Monday, 2 September 2013


I finished the Camino just under two months ago, so have had some time to process the whole experience. I don't want to turn this into some sort of lengthy introspective ramble, but here are a few thoughts on the whole business.


- meeting a wonderful array of people. Fr. Pierre in Arundy, Chris the maths teacher (and his wife, who's name escapes me), Ron and Kibben the Canadians, Ray the Irishman - we never swapped contact details alas, Jaume the Spanish guy who I spoke to in French for an whole day, David and Haia, and Brenda and Laurel from Texas. And then there were the guys who I ended up walking into Santiago with for the last few hundred kilometres with. The German speaking contingent: Emma and Helga, Nikolaus and Werner; Nicole, Sami and Tommy; and last but not least Team Somerholter - Kurt and Kim, Jonas and Connor. Alas only Werner of the above is close enough for a regular catchup - we've already met up at the Roastery on Wandsworth Road.

- walking over the Meseta. It wasn't as blisteringly hot as I'd feared, and was wonderfully remote. It was about a fortnight into the walk for me so I'd dealt with most of the niggling things like muscle pains and the one blister I had.

- being healthy. 27km a day and eating reasonably decent food was a nice detox from the destruction of exams and essay writing, which are inevitably fuelled by chocolate...

- La Faba - one of the most beautiful parts of the Camino. If you're planning on walking or biking to Santiago make sure you stay there. The Galician mountain stages were stonkingly beautiful.

- knowing I've walked an awfully long way (647 miles or 1042km). It was also really satisfying starting in a place that felt relatively 'home'-like, and every time I go to Lourdes I'll know that in 2013 I walked from there to Santiago.

- being with Rupert on a grand adventure. I always tease him in an overly affectionate way that he is my favourite cousin, and it was pretty amazing being able to do the walk together.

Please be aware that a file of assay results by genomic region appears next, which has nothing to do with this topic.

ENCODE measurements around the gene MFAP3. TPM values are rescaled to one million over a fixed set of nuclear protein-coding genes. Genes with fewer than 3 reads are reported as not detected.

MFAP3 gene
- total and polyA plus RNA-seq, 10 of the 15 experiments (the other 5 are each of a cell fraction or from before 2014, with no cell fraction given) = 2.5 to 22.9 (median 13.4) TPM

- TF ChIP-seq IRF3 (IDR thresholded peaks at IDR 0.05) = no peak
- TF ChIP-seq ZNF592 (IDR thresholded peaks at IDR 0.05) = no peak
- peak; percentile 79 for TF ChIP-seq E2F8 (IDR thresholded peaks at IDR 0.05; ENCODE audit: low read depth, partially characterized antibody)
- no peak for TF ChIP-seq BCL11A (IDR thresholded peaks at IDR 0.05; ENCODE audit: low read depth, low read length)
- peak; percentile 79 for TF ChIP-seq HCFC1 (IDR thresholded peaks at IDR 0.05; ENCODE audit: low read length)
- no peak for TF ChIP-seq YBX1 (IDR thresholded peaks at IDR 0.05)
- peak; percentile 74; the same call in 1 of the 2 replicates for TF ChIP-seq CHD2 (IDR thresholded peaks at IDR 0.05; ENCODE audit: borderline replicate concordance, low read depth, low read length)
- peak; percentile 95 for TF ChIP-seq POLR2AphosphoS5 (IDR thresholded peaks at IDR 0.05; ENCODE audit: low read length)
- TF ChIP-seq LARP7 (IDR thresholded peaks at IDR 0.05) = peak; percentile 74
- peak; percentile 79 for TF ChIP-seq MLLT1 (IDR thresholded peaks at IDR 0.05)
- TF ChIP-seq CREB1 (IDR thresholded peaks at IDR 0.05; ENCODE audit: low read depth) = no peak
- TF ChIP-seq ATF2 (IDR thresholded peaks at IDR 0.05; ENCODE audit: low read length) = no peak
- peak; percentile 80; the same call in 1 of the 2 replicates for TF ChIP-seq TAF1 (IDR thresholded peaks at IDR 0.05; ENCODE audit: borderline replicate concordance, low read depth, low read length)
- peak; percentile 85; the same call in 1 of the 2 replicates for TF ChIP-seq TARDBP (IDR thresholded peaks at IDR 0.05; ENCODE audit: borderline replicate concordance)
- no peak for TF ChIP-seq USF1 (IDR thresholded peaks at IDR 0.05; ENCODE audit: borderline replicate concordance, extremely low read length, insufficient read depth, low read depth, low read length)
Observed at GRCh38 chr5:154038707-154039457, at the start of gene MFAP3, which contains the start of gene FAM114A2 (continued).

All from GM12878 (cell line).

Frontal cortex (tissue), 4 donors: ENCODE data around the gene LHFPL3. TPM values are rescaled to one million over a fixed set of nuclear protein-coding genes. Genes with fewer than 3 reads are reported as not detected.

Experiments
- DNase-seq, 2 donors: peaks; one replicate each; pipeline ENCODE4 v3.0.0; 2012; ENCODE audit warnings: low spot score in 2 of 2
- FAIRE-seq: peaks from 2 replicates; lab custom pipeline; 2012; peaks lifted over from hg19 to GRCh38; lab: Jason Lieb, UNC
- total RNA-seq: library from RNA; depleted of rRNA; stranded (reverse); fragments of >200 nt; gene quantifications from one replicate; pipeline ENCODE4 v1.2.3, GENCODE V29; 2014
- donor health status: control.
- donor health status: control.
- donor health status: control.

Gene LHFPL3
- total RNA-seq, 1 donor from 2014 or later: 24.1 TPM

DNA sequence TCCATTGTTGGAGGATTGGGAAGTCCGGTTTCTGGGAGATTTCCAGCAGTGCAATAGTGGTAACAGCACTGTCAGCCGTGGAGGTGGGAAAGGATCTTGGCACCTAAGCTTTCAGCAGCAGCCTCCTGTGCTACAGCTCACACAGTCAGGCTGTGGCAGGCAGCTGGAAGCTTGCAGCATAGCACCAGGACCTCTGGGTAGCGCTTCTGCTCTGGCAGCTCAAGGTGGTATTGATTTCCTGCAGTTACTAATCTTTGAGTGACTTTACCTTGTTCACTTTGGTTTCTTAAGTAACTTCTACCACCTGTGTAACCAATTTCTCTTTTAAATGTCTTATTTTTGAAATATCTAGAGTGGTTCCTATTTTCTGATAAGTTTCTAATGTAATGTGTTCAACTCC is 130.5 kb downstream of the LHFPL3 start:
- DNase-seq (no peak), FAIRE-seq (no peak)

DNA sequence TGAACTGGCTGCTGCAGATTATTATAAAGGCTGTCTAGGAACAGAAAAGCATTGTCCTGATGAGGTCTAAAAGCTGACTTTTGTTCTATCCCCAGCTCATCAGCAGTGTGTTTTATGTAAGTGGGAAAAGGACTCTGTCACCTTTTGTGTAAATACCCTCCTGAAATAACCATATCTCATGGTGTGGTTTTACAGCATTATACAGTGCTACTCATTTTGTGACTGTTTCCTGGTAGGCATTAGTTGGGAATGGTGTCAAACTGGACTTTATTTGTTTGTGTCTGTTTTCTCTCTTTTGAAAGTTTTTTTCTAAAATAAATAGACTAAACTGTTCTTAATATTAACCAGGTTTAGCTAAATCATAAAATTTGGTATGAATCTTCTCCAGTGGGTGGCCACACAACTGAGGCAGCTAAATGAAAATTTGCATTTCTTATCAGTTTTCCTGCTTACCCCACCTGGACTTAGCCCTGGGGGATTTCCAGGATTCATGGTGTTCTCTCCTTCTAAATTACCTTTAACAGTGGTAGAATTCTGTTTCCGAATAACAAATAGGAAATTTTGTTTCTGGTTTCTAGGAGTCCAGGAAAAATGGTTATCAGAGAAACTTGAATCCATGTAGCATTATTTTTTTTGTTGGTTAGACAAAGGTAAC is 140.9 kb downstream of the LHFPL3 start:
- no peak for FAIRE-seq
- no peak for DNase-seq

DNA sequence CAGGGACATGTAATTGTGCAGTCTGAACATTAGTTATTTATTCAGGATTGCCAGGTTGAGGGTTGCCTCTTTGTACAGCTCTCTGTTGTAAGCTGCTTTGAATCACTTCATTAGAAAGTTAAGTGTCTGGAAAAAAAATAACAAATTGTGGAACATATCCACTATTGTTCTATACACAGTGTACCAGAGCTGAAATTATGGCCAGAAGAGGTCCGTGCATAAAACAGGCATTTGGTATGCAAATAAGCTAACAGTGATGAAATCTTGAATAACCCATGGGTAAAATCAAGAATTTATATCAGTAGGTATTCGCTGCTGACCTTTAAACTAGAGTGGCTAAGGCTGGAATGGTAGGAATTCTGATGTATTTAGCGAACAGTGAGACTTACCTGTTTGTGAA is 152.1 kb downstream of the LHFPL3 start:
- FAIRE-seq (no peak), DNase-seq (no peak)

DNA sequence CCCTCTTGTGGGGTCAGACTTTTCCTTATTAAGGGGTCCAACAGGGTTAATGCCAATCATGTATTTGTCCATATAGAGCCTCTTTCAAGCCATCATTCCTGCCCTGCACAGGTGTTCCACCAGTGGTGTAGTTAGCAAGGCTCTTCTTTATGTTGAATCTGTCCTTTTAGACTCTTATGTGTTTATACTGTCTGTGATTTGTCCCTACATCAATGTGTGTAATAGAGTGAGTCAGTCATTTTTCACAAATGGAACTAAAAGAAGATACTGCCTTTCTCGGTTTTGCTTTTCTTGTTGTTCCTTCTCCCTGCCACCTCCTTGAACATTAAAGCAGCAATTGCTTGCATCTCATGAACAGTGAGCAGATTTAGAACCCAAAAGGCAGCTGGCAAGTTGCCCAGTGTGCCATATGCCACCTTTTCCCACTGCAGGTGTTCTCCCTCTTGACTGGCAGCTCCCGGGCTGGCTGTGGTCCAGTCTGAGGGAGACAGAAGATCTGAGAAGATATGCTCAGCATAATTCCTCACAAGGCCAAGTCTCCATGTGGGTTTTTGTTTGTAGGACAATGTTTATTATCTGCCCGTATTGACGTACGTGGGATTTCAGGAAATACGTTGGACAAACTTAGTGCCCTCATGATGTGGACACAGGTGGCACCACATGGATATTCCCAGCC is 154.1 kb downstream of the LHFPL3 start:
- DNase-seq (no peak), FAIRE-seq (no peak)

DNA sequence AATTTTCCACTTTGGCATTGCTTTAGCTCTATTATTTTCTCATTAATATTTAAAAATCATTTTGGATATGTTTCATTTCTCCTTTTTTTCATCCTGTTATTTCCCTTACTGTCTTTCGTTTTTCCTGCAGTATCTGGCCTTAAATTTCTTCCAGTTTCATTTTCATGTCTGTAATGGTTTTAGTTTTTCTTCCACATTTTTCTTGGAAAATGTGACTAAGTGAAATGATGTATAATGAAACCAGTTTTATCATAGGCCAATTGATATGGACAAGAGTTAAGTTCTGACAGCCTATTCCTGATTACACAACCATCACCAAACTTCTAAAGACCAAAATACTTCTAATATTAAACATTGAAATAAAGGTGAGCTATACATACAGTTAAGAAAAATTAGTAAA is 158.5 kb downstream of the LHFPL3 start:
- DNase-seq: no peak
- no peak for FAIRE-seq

- the first week walking across the Pyrenean foothills. It poured with rain and my only interactions were in French, but the solitude was magnificent.

- equipment-wise, two things stood out: the 'Worldview' shirt I bought from Rohan, almost as an afterthought, but which I ended up wearing (and washing!) every day. Long sleeves were perfect for keeping the sun off my arms, and left undone at the cuffs they actually kept me rather cool. And my Sigg drinking bottle. Very simple - every time I stopped at a tap I drank it empty and then filled it up. Much less mucking around than a camelback.

- and finally the support from everyone who sponsored me. This really did make a difference when the chips were down. Nothing helped me more when my feet were sodden and muscles aching, with unrelenting rain than knowing people back home had given money to charities so close to my heart. Thank you.

Rupert boarding the flight back to England


- mountain bikers zooming past at top speed leaving centimetres to spare. Really inconsiderate - just ringing their bell would help enormously.

- taking too much gear. I didn't need a thermarest or sleeping bag, and could have pared things down a bit more. In the end my iPad really wasn't that useful. Mind you, Rupert wins the Beast of Burden Prize - he had his GPS (total waste of time), digital camera, iPod Touch, iPad, Blackberry and Kindle - and all the cords and plugs to charge them. Crazy. (And I don't even want to start talking about why he bought a winter weight insulated jacket with him for a walk in Spain in the summer...!)

- not having a full length Goretex jacket. Not a disaster, but it would have made life much more comfortable during the wet days if my jacket was a fraction longer.

- Terradillos de Los Templarios, which was a a complete dump.

- my feet and knees feeling sore for the first couple of weeks.

- saying goodbye to the Somerholters.

Rupert with the 1989 Camino map Kurt managed
to find online - his next framing challenge!


Would I do it again? If you'd asked me that when I got back to Stansted on July 10th I'd have laughed and given a straight refusal. But two months on, I probably would be up for it - maybe on mountain bike from London, or something like that: the memories of walking day after day need to recede a little more before I sign up to doing it all on foot again!